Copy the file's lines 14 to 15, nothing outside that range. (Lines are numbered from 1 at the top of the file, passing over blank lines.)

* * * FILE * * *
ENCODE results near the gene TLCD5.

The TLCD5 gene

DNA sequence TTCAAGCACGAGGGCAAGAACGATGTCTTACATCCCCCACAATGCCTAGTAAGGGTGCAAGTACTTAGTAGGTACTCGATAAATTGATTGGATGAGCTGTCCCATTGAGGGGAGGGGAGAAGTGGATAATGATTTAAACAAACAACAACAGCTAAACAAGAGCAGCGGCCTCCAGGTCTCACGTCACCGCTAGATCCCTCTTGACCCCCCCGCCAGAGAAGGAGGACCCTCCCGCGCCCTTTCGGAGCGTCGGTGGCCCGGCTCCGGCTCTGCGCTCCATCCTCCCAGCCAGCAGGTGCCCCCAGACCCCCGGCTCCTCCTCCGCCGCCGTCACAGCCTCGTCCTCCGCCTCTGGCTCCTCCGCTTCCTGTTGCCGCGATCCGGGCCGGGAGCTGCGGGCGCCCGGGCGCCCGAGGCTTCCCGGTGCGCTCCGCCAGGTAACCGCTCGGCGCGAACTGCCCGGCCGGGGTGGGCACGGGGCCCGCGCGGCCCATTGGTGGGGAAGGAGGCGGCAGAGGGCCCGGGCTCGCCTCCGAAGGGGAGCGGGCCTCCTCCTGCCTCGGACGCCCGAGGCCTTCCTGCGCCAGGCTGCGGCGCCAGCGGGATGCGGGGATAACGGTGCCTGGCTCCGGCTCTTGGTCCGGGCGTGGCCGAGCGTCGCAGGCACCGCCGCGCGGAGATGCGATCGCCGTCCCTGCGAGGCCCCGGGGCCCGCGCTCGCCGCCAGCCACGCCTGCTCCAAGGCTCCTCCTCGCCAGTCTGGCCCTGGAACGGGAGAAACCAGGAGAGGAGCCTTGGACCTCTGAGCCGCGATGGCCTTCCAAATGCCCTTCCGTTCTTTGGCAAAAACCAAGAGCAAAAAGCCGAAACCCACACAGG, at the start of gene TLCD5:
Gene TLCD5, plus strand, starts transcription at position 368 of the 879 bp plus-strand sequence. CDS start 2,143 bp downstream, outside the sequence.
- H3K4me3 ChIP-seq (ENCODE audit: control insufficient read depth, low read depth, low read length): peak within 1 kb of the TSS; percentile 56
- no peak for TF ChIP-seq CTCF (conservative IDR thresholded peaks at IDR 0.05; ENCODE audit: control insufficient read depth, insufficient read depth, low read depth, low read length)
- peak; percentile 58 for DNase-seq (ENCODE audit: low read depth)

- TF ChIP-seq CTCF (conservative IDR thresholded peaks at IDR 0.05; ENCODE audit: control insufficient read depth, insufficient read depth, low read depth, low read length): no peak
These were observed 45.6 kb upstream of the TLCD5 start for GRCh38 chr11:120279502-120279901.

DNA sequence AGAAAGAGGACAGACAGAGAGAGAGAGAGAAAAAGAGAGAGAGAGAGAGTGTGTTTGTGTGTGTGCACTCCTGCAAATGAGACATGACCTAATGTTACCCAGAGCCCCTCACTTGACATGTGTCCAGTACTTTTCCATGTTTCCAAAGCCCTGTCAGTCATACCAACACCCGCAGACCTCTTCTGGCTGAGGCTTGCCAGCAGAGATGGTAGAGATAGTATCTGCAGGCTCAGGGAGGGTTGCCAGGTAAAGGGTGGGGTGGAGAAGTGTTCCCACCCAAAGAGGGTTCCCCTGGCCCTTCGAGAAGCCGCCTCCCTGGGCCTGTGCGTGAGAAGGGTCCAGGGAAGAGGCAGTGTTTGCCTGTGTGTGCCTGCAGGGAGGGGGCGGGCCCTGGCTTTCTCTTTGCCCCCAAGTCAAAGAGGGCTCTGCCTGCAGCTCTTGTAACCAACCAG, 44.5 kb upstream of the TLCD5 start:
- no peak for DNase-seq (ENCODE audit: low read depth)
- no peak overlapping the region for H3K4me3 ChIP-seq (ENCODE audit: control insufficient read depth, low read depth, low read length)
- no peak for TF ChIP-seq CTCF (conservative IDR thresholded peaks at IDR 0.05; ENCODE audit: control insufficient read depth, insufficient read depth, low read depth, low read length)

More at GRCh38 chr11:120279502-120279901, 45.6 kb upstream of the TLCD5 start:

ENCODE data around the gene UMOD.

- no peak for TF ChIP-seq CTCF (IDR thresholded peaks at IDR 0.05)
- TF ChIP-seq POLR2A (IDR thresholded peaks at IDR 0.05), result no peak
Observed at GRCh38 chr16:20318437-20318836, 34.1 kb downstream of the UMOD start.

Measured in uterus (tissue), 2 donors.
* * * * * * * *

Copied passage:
More at GRCh38 chr11:120279502-120279901, 45.6 kb upstream of the TLCD5 start:

ENCODE data around the gene UMOD.